accurately describe the intended scope of SCR 20:1.5(e)" (¶ 28)
The court also addressed two issues raised on cross-appeal by the
firm. First, the trial court properly exercised its discretion when it
denied the firm's untimely request to amend the complaint to include
still other client files. Second, the trial court properly denied the
firm's request for attorney fees. Ricciardi's defense was not frivolous
and the contract contained no reference to attorney fees. Thus, under
the American Rule, the firm had to bear its own attorney fees.
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Amended Complaint - "Relation Back" -
Bartels v. Rural Mut. Ins.
Co., 2004 WI App 166
(filed 7 July 2004) (ordered published 25 Aug. 2004)
Roy Bartels stopped to render aid at the scene of a car accident.
Another person, Fox, also stopped to assist. Bartels was killed when
another vehicle collided with Fox's parked car, which in turn struck
Bartels. The day before the statute of limitation expired, Bartels'
estate filed a complaint that alleged: 1) negligence by the driver who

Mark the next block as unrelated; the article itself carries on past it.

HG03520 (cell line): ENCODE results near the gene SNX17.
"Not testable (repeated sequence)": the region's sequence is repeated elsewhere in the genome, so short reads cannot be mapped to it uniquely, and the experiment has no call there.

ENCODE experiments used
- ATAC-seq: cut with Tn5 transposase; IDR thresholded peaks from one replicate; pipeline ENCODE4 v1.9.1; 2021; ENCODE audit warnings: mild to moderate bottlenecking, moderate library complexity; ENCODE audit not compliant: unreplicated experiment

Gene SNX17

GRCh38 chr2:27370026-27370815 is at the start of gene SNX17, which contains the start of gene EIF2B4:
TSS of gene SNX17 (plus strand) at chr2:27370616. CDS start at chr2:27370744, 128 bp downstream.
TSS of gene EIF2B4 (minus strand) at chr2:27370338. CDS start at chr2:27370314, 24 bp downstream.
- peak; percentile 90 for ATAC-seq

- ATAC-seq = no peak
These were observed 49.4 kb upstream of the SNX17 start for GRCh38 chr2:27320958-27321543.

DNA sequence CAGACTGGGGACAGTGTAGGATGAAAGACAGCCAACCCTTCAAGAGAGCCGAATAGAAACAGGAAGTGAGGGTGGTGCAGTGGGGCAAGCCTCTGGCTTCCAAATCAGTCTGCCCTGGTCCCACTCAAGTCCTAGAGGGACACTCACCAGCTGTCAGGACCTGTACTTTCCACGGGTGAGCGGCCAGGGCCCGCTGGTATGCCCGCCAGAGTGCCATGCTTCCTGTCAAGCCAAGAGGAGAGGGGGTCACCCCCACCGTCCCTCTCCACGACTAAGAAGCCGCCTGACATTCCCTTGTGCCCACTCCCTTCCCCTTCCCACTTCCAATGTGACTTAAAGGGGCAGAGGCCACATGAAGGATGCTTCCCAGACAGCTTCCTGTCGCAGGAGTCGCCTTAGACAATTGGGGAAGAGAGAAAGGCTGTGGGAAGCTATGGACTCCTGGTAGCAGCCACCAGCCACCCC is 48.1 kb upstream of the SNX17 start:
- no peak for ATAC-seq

hit Fox's car; 2) an underinsured motorist (UIM) claim against Bartels'
insurer; and 3) a UIM claim against Rural Mutual, which insured Fox's
car. The estate did not allege that Fox was negligent or pursue a direct
action negligence claim against Rural based on its liability coverage.
Three months later, however, the plaintiffs amended the complaint to
include negligence claims against Fox and Rural. The trial court granted
Rural's motion to dismiss the amended complaint on the grounds that the
statute of limitation had expired and that the complaint could not
"relate back," because the plaintiffs had not served Rural with the
original summons and complaint within 90 days of the original
The court of appeals, in a decision authored by Chief Judge Cane,
affirmed. "First, the Bartelses' amended complaint did more than simply
add a claim; it also added a new party, namely, Rural. However, this
addition contravenes the relation-back statute, Wis. Stat.